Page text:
New Xpogo record may be set on Saturday at Plum High School
Drew Philip McQuiston received his first pogo stick as a gift more than a decade ago, and soon he was skilled enough to execute trick moves.
He eventually began performing at school assemblies and other gatherings.
“I realized I was pretty good at it,” said McQuiston, 20, a Chester County resident and student at the University of Delaware.
“I always thought it was pretty fun.” Fast forward to today, and McQuiston's pogo improvement has taken him to the cusp of a world record. On Saturday at 11 a.m., he will be at Plum High School attempting to set a new record for the fastest mile on a pogo stick.
“I can't wait for this,” McQuiston said. “I am very excited and confident. I saw a guy with all of these world records, and I thought it would be really cool to be the best in the world at something.”
Why make the trek across Pennsylvania to attempt the record? The headquarters of Extreme Pogo, or Xpogo, the organization that governs all of the world records, is located in Wilkinsburg.
“I was talking to the CEO, Nick Ryan, and he told me that if I did it near their headquarters, someone would come out and watch me do it and adjudicate the record for free. I would have to pay $500 if I would do it on my own.”
Why Plum High School?
McQuiston reached out to several schools in the area, and Plum was the first and only school to show interest in hosting the attempt to set a record recognized by the Guinness Book of World Records.
“Plum people, including (athletic director) Bob Alpino, have been enthusiastic and are looking forward to seeing me break the record,” he said. “I am very thankful it worked out.”
Alpino said the request was easy to grant.
“I have received several requests to use the high school facilities, but this, by far, was the most unique,” he said. ”I look forward to witnessing his attempt to break a world record. It should be fun and exciting.”
Ryan equally is excited to have McQuiston come to the area to break the record.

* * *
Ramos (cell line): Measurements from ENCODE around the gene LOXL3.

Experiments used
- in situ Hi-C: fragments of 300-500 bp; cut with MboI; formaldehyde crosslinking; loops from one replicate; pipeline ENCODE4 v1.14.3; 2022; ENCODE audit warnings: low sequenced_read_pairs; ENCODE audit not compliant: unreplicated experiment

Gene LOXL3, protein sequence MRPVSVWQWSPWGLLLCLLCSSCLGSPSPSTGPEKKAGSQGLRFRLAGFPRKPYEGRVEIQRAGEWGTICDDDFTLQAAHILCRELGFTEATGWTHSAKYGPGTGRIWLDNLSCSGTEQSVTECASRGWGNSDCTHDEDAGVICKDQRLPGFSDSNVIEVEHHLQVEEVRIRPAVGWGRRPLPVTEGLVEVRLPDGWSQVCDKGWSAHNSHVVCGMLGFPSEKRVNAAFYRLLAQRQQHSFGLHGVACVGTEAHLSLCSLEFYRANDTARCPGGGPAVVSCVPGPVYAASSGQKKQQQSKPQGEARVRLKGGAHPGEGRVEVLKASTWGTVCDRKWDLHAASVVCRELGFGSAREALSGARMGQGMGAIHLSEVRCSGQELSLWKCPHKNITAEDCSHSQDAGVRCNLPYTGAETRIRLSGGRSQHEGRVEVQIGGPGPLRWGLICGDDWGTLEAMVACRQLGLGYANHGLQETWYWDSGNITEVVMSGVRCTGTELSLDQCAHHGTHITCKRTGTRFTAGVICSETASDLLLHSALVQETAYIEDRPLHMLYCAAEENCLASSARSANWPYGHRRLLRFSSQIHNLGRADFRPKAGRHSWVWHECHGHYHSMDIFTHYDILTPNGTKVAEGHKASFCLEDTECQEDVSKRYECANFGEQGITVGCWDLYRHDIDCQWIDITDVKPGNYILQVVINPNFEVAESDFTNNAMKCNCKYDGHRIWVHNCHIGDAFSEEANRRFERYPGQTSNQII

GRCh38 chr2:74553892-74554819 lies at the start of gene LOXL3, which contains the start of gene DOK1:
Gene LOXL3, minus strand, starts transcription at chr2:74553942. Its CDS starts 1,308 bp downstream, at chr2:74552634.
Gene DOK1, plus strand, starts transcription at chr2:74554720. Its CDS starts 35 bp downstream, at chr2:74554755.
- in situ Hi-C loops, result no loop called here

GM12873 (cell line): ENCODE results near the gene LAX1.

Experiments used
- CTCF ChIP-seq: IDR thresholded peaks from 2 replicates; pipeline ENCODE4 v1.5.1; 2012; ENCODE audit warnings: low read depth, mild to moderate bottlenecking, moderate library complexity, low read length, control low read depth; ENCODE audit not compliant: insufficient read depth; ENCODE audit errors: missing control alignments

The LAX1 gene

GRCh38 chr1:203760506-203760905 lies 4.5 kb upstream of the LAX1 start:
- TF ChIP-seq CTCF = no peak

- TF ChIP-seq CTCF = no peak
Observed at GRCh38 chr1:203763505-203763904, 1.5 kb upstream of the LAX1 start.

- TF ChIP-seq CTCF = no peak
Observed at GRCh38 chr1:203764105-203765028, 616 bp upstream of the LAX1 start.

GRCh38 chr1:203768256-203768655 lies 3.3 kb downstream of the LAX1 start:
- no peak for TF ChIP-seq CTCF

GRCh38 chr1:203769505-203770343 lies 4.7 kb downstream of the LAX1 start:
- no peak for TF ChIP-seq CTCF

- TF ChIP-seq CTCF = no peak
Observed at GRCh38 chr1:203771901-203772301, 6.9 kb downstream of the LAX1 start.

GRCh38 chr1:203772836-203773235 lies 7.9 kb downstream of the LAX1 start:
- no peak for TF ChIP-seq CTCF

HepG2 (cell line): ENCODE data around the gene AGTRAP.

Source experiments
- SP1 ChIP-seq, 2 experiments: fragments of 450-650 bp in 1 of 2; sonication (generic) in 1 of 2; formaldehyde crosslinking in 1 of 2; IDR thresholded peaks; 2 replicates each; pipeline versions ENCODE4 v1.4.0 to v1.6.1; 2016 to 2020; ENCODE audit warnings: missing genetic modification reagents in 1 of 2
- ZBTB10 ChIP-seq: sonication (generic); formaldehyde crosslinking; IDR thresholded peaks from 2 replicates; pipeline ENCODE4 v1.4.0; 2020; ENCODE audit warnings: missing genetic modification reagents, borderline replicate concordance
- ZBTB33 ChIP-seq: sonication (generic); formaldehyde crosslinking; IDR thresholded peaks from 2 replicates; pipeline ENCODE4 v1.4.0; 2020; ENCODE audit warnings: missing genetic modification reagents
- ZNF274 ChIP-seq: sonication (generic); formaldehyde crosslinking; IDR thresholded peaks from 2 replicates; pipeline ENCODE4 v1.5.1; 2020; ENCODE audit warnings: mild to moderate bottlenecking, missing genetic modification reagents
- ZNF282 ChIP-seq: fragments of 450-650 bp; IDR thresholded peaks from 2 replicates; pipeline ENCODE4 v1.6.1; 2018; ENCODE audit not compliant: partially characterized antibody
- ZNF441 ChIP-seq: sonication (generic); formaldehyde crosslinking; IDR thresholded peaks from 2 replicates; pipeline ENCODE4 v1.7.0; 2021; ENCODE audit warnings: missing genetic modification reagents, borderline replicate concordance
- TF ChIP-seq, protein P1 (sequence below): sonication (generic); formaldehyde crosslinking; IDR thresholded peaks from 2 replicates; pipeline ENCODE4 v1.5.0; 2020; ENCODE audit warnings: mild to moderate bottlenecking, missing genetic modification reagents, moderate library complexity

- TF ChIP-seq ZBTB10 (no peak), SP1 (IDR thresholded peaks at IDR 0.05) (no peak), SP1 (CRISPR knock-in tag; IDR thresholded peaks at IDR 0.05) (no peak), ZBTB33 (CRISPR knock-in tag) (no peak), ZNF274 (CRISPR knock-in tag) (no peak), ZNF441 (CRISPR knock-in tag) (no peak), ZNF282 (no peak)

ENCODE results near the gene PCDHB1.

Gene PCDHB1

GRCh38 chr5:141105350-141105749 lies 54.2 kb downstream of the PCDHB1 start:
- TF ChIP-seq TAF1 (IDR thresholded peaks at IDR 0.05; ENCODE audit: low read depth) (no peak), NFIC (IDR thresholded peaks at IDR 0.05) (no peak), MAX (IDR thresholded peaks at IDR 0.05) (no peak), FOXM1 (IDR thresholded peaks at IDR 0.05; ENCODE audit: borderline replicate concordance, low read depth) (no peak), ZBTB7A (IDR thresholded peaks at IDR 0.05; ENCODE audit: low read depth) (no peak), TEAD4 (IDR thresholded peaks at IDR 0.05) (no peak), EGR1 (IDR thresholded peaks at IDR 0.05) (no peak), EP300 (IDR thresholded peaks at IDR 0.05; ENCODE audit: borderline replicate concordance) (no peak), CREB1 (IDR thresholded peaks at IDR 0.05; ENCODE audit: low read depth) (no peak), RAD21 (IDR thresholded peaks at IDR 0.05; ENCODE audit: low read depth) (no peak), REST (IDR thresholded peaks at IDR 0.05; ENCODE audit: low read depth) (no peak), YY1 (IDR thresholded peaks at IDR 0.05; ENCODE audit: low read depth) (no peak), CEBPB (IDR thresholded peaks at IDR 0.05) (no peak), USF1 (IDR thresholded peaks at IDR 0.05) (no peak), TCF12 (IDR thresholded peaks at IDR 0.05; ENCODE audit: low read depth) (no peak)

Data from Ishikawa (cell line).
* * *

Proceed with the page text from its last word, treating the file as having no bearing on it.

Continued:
“We always want to support people who are trying to push the sport forward,” said Ryan, who helped found the Xpogo organization with others while studying at Carnegie Mellon University about seven years ago.
“This has ballooned into a whole action sports culture. People all over the world in dozens of countries are into Extreme Pogo.”
There are 11 recognized Xpogo world records, including ones for highest jump (11 feet, ½ inch), most cars jumped in a row (two), most consecutive jumps (88,047) and highest backflip (9 feet, 3 inches).
The record for the fastest mile stands at 9 minutes, 16 seconds.
McQuiston, a cross country and track and field runner in high school, has been training for his record attempt since January. He said he has improved his cardio and back strength, two elements key to successfully reaching his goal.
“I would occasionally take my pogo stick on a training run and do a mile down a trail,” he said. “It's funny because I get mixed reactions from people who I encounter. Some people I bounce past are like, ‘That is cool.' Others, I think, don't know what to think, and they just ignore me.”
During his attempt, all forward progress must be made on the pogo stick. If he falls off and stumbles forward, he has to go back to where he fell and resume.
“It's a balance between going faster and pushing myself and making sure I don't fall off and lose 10 to 20 seconds,” McQuiston said. Advancements in pogo stick technology have progressed from the traditional spring-action model to ones that are air-powered to provide for more boost for various stunts, McQuiston said. He bought one when he graduated high school two years ago. They cost around $400, but he said it was a good investment. “Xpogo is an emerging sport that many people haven't heard of,” McQuiston said. “There are professionals who can do all sorts of crazy tricks that I can't do yet.”
An Xpogo stunt team, made up of the best pogoers in the world, tours different cities and performs at shows.
Pogopalooza, an X Games-style event built around Xpogo with competition, exhibitions and world-record attempts, has come to Pittsburgh three times, most recently in Braddock in 2016.
After a one-year hiatus in 2017, Ryan said, all future Pogopalooza events will be held in the Pittsburgh area.
Michael Love is a Tribune-Review staff writer.